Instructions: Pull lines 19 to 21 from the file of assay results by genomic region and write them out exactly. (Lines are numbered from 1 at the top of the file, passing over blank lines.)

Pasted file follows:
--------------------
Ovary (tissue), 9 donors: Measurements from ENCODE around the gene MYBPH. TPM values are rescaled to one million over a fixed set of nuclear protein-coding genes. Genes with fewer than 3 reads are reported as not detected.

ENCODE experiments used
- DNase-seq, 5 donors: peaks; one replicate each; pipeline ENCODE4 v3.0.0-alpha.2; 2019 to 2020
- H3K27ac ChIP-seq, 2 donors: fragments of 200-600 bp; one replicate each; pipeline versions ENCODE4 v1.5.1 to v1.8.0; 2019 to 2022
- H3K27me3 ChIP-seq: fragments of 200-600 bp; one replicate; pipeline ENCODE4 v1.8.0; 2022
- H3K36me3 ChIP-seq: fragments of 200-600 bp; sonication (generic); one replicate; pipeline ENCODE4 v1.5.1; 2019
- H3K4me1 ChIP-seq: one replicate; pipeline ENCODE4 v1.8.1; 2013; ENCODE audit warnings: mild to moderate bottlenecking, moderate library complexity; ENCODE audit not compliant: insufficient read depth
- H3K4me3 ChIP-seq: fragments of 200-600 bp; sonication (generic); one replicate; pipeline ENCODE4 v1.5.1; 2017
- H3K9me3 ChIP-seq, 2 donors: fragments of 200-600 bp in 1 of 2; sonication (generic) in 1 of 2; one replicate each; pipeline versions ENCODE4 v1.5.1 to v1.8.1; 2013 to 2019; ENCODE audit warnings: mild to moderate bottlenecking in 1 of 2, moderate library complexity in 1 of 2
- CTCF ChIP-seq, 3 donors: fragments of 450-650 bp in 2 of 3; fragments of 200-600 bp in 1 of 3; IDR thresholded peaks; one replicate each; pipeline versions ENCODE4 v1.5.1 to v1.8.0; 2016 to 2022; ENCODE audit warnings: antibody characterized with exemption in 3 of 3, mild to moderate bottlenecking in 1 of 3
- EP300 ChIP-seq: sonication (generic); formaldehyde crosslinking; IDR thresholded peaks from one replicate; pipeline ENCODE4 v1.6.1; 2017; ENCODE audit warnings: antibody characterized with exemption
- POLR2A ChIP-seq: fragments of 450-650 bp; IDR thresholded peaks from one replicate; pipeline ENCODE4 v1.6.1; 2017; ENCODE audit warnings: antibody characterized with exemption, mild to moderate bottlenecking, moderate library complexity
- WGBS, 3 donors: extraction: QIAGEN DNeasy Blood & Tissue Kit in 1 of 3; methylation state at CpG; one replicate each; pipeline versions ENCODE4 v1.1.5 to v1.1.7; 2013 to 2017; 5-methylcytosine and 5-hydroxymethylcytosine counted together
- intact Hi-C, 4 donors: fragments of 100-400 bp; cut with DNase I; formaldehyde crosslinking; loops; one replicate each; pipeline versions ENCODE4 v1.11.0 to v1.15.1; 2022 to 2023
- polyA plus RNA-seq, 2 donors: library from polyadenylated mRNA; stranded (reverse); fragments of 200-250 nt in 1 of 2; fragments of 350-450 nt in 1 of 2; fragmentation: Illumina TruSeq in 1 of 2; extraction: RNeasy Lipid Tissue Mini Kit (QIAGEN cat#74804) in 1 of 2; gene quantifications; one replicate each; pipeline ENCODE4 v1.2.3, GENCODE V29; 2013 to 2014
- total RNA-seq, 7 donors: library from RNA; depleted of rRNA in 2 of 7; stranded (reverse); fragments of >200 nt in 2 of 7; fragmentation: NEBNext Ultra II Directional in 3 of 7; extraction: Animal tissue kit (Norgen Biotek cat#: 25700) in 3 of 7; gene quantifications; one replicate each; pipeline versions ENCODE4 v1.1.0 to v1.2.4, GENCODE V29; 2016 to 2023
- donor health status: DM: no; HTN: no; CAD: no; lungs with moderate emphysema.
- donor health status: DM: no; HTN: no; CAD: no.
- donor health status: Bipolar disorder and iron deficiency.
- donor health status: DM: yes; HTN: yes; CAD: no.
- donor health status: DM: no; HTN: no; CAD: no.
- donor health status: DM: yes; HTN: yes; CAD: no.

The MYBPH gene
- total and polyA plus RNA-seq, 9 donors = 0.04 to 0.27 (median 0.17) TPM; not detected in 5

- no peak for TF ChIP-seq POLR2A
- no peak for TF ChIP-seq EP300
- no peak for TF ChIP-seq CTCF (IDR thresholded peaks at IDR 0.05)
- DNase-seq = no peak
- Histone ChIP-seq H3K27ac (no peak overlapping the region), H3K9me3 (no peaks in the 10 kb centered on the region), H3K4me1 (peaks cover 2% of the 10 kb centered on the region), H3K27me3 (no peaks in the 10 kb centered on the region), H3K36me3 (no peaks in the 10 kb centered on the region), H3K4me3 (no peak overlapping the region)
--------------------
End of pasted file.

- donor health status: Bipolar disorder and iron deficiency.
- donor health status: DM: yes; HTN: yes; CAD: no.
- donor health status: DM: no; HTN: no; CAD: no.